NEC Energy Solutions is building momentum with its grid battery offerings for municipal utilities in New England.

Two years after a pathbreaking storage project with the Sterling Municipal Light Department in Massachusetts, NEC has added five more contracts in that state and one in Maine. The projects will add up to 20 megawatts of power capacity and more than 40 megawatt-hours of energy storage.

The battery systems will help the municipal utilities reduce the consumption peaks that drive monthly transmission costs and an annual capacity charge. By predicting peaks and discharging at the right time, the storage plants save money for utility customers.

The 2 megawatt/4 megawatt-hour system built in Sterling, Massachusetts for a municipal utility with fewer than 4,000 customers has already saved local ratepayers more than $1 million since December 2016, NEC said.

With that project as a model, the storage manufacturer and integrator has succeeded in expanding its footprint in the growing New England storage market, where supportive state policies combine with access to wholesale market revenue to make project economics viable.

“This activity is added proof of an inflection point in the adoption of energy storage in the market as municipal entities are now moving forward with projects without subsidies,” sales director Doug Alderton said via email Monday.

The Sterling project helped stimulate subsequent deals by showing how batteries could save money for customers, he added. Massachusetts moved things along after that with its competitive Advancing Commonwealth Energy Storage grants, which supported three of the newly announced projects, in Ashburnham, Taunton and Wakefield.

More recently, projects are advancing based on the economics of lower storage prices and increasing transmission costs, Alderton said.

NEC Energy Solutions, the storage unit of Japan's NEC Corp., claims to have more than 750 megawatts of storage in place around the world.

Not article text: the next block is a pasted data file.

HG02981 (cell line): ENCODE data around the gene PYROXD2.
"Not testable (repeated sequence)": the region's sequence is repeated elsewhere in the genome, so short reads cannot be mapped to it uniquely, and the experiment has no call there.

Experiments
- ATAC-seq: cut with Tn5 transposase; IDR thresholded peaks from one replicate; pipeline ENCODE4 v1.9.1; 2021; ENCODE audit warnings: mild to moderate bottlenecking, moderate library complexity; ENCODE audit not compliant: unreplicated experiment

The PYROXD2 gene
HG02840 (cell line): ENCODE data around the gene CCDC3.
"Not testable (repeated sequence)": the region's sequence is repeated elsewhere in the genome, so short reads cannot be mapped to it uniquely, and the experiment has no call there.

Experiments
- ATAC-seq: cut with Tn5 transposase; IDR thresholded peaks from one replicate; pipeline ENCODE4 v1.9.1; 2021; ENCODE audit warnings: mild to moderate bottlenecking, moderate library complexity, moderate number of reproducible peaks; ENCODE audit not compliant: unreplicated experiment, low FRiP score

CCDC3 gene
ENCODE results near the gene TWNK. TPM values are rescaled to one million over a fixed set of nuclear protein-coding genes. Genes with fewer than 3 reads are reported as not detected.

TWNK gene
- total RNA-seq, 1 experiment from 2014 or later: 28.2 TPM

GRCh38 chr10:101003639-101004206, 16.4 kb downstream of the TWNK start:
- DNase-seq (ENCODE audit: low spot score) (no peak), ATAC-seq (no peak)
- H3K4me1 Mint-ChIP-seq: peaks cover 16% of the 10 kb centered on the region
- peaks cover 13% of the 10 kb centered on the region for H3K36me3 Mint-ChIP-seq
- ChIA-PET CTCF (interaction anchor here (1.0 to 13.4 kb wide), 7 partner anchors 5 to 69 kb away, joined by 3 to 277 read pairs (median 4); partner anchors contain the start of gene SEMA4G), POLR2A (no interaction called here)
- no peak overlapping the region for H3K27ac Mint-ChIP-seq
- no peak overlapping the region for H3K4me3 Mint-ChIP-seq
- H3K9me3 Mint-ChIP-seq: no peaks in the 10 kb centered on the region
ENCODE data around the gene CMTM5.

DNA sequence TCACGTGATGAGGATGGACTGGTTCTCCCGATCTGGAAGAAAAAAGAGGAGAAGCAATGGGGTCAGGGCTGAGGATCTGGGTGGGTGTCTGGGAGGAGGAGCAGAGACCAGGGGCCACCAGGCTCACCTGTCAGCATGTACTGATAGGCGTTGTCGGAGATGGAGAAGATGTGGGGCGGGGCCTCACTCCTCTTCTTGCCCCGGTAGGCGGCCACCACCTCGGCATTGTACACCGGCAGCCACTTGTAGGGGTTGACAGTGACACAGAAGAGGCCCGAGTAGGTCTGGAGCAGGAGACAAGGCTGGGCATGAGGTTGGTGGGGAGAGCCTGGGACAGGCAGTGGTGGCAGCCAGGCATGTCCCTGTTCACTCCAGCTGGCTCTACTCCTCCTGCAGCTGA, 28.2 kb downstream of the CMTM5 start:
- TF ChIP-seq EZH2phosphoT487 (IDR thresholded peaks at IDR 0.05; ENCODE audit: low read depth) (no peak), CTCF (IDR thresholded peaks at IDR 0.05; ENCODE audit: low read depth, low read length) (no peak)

Fast-moving munis

Municipal utilities procure power on behalf of the communities they serve. They pay fees for monthly transmission usage and annual consumption during the system peak, a situation that a fast-reacting battery system can mitigate. Vermont utility Green Mountain Power has tackled these peaks with a distributed fleet of several hundred home battery systems.

City-run municipal utilities operate with a flatter hierarchy than a traditional investor-owned utility, and their shareholders are their customers (and neighbors). This localized structure can help munis move quickly on clean energy projects that might provoke years of study in other territories.

“Municipal entities control their own approval and interconnection process, enabling faster decision processes and approvals to project execution,” Alderton said. “When there is a clear economic advantage to their ratepayers, they can move swiftly to take advantage of technical innovation and cost declines.”

Sterling offered an early example of that, moving decisively at a juncture when only a handful of larger utilities had adopted batteries for peak power delivery.

Municipal utilities continue to break new ground, like the one in the Southern California city of Glendale, which executed a sweeping transition from fossil fuels to distributed, clean energy in the course of a single year. The locally controlled Western Farmers Electric Cooperative in Oklahoma recently contracted with NextEra for the nation’s largest wind, solar and battery plant.

Some of the newly announced projects will be owned by the municipal utilities, but a few will be owned by third parties under contract with the muni; NEC declined to specify which ones fall into which camp.

One third-party owner is pairing the battery with co-located solar and claiming the federal Investment Tax Credit. Another developer will bid into the New England ISO wholesale markets when the battery is not on call for peak-shaving.

The variety of use cases points to why New England has become such a hot spot for energy storage development. States like Massachusetts and New York have dedicated funds to early storage adoption, and the ISO New England wholesale markets are more amenable to participation by newfangled storage plants than markets elsewhere. Those revenue streams combine with specific customer needs, like peak-shaving.